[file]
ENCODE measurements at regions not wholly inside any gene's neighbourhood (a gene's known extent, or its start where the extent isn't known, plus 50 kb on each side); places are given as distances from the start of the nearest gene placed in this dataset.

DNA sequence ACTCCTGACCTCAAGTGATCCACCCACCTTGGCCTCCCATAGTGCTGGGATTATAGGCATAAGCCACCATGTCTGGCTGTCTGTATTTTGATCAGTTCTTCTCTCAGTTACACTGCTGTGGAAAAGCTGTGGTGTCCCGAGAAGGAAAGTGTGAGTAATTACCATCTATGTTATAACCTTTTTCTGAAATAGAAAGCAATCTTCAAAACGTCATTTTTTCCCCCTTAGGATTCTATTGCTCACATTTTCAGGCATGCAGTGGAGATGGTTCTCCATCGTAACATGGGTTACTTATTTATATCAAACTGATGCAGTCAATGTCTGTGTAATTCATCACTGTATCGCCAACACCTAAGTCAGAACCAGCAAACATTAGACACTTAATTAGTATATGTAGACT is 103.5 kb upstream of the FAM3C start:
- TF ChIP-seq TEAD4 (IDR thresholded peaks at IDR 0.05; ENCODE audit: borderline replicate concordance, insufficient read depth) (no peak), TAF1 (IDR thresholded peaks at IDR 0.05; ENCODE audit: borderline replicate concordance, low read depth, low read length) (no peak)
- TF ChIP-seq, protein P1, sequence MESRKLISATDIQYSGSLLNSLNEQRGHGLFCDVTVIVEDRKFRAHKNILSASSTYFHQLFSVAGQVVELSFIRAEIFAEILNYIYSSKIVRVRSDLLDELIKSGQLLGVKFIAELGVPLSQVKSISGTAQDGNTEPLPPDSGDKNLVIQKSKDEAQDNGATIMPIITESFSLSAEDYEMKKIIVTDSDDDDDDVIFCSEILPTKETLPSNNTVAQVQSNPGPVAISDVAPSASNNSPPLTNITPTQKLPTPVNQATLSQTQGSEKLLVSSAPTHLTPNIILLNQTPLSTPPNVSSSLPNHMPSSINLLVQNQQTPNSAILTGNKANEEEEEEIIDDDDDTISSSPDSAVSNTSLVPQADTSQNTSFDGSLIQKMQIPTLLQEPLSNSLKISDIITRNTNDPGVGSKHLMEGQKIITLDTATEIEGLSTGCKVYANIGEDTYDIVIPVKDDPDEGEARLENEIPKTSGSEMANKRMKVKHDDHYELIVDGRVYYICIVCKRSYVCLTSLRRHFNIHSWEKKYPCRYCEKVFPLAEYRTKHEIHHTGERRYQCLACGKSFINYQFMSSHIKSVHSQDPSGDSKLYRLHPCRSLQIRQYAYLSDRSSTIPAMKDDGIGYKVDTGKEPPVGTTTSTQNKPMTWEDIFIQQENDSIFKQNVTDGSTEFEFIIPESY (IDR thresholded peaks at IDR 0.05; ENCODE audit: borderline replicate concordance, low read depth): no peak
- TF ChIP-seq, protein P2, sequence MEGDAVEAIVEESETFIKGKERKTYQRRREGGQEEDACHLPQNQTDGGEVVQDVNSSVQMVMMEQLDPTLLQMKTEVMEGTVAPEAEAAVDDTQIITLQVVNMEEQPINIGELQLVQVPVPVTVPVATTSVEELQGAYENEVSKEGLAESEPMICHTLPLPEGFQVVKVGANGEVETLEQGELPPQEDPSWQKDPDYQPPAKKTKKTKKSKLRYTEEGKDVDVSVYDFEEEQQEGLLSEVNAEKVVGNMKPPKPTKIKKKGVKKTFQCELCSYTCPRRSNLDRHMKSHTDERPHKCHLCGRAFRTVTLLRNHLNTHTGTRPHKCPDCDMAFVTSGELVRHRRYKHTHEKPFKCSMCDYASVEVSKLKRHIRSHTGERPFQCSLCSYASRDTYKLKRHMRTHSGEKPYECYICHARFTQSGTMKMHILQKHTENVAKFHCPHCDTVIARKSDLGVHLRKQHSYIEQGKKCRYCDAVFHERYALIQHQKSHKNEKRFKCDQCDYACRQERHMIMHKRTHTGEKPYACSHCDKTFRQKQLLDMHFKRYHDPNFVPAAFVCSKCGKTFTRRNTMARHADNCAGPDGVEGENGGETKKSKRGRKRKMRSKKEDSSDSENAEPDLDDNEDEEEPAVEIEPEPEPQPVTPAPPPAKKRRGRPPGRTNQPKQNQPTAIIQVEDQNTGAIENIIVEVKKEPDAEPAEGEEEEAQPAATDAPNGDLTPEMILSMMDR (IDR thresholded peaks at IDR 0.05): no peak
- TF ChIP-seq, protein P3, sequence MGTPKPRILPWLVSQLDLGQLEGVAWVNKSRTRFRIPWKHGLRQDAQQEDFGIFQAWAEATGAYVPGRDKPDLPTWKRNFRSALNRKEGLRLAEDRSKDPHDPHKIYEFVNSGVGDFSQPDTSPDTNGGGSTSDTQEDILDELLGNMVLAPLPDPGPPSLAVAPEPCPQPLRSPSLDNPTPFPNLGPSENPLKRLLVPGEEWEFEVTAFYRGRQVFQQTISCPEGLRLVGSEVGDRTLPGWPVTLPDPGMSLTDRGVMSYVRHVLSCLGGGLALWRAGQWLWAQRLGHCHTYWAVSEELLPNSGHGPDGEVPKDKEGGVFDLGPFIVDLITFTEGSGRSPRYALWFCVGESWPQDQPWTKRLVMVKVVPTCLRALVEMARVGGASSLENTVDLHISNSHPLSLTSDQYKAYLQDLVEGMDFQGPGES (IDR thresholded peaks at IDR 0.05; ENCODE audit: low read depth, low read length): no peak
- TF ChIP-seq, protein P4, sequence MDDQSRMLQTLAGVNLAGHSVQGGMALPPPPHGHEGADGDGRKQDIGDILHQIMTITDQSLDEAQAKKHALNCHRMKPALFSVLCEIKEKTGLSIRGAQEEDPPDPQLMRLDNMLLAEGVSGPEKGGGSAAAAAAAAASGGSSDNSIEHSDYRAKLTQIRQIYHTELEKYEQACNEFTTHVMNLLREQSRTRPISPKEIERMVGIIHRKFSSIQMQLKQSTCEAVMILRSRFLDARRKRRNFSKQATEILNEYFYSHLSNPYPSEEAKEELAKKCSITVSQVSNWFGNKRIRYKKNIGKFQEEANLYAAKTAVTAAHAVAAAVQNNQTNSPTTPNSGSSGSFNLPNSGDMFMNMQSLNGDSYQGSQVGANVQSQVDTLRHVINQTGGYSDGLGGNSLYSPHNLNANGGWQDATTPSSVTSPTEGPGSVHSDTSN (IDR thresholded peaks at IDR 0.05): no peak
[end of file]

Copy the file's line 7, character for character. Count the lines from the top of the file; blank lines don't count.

- TF ChIP-seq, protein P4, sequence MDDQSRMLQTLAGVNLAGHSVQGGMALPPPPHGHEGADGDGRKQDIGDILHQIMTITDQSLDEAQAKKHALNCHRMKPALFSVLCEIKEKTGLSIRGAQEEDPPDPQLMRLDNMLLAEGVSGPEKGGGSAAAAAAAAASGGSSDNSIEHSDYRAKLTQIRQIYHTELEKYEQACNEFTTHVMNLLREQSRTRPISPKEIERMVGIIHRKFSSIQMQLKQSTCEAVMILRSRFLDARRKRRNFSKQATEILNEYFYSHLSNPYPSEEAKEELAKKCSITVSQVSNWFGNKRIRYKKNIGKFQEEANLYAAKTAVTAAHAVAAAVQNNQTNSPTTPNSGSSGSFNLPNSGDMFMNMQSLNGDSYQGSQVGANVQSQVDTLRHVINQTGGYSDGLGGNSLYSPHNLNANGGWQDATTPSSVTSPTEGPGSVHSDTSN (IDR thresholded peaks at IDR 0.05): no peak